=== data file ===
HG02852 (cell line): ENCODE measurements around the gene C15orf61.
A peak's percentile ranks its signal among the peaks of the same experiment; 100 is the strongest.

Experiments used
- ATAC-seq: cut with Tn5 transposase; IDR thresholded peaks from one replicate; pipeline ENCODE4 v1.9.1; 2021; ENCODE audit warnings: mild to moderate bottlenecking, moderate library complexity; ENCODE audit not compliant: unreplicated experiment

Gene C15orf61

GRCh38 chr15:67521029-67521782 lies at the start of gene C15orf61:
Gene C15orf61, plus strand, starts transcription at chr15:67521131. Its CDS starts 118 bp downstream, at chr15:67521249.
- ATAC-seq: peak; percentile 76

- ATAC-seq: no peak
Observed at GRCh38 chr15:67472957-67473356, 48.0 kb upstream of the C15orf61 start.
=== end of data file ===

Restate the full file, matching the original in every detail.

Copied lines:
HG02852 (cell line): ENCODE measurements around the gene C15orf61.
A peak's percentile ranks its signal among the peaks of the same experiment; 100 is the strongest.

Experiments used
- ATAC-seq: cut with Tn5 transposase; IDR thresholded peaks from one replicate; pipeline ENCODE4 v1.9.1; 2021; ENCODE audit warnings: mild to moderate bottlenecking, moderate library complexity; ENCODE audit not compliant: unreplicated experiment

Gene C15orf61

GRCh38 chr15:67521029-67521782 lies at the start of gene C15orf61:
Gene C15orf61, plus strand, starts transcription at chr15:67521131. Its CDS starts 118 bp downstream, at chr15:67521249.
- ATAC-seq: peak; percentile 76

- ATAC-seq: no peak
Observed at GRCh38 chr15:67472957-67473356, 48.0 kb upstream of the C15orf61 start.